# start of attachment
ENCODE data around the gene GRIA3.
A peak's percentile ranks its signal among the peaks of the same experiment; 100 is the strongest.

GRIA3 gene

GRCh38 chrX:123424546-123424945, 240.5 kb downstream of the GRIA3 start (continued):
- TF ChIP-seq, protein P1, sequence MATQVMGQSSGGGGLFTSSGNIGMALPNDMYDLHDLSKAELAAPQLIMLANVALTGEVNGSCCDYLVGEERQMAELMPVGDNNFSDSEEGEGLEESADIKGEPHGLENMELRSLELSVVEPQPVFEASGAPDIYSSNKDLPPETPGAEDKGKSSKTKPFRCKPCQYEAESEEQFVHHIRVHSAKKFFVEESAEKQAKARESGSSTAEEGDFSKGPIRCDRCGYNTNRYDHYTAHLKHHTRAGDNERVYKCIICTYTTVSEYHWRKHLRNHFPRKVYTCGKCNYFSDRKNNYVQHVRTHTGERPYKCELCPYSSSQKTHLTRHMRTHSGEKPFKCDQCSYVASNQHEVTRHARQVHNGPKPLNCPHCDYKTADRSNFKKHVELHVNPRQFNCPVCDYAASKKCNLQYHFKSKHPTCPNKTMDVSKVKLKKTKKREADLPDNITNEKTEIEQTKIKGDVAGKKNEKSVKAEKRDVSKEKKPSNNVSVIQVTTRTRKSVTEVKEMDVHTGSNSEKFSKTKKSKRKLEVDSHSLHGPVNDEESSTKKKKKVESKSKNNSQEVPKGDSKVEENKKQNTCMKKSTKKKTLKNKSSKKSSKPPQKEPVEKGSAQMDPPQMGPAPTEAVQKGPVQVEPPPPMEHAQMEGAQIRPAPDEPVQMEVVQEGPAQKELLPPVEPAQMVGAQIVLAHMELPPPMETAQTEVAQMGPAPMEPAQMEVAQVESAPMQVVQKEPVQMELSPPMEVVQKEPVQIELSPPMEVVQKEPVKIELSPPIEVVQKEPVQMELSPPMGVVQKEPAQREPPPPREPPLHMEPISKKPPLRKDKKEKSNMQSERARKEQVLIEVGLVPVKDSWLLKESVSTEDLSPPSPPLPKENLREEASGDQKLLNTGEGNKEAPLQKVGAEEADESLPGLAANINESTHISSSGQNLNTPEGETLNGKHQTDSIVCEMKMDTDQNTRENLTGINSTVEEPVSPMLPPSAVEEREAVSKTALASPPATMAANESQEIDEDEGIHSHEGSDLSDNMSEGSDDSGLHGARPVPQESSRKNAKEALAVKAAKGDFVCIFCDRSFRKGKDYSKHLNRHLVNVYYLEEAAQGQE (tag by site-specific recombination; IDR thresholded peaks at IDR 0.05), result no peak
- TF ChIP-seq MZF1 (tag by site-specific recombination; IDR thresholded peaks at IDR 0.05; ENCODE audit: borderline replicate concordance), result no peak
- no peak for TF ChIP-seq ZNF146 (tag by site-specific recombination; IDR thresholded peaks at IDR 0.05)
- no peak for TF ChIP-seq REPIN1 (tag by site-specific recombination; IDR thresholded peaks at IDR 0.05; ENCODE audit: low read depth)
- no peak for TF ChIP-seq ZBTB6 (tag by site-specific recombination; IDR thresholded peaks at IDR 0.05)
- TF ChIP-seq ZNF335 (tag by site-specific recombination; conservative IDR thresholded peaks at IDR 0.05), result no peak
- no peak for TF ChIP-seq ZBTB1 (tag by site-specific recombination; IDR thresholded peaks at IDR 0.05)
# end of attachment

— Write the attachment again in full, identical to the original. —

ENCODE data around the gene GRIA3.
A peak's percentile ranks its signal among the peaks of the same experiment; 100 is the strongest.

GRIA3 gene

GRCh38 chrX:123424546-123424945, 240.5 kb downstream of the GRIA3 start (continued):
- TF ChIP-seq, protein P1, sequence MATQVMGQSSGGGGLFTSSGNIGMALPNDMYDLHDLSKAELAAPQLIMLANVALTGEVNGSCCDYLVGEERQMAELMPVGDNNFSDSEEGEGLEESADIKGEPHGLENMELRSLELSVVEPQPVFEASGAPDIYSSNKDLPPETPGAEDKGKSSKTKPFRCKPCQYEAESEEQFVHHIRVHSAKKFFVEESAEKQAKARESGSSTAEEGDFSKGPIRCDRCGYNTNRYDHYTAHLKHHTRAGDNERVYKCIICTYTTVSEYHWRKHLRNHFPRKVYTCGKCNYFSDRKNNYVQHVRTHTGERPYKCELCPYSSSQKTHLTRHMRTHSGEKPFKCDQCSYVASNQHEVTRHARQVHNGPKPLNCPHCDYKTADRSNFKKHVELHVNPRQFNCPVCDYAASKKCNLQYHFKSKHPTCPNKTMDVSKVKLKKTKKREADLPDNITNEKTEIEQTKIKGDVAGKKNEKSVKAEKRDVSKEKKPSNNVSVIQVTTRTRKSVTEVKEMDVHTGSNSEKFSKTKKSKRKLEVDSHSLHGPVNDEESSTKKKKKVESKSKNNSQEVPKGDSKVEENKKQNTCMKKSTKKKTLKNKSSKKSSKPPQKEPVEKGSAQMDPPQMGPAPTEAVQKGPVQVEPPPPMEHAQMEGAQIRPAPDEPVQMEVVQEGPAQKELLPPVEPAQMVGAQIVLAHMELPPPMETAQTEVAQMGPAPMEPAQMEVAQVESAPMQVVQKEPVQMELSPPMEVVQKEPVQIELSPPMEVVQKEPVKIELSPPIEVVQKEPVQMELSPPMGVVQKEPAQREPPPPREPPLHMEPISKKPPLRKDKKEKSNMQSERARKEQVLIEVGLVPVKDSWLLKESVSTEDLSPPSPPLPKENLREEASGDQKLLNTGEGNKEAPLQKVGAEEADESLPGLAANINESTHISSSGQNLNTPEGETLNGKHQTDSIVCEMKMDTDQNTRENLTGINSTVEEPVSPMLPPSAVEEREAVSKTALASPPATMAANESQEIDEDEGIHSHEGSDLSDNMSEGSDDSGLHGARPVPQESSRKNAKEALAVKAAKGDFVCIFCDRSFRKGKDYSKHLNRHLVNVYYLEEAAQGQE (tag by site-specific recombination; IDR thresholded peaks at IDR 0.05), result no peak
- TF ChIP-seq MZF1 (tag by site-specific recombination; IDR thresholded peaks at IDR 0.05; ENCODE audit: borderline replicate concordance), result no peak
- no peak for TF ChIP-seq ZNF146 (tag by site-specific recombination; IDR thresholded peaks at IDR 0.05)
- no peak for TF ChIP-seq REPIN1 (tag by site-specific recombination; IDR thresholded peaks at IDR 0.05; ENCODE audit: low read depth)
- no peak for TF ChIP-seq ZBTB6 (tag by site-specific recombination; IDR thresholded peaks at IDR 0.05)
- TF ChIP-seq ZNF335 (tag by site-specific recombination; conservative IDR thresholded peaks at IDR 0.05), result no peak
- no peak for TF ChIP-seq ZBTB1 (tag by site-specific recombination; IDR thresholded peaks at IDR 0.05)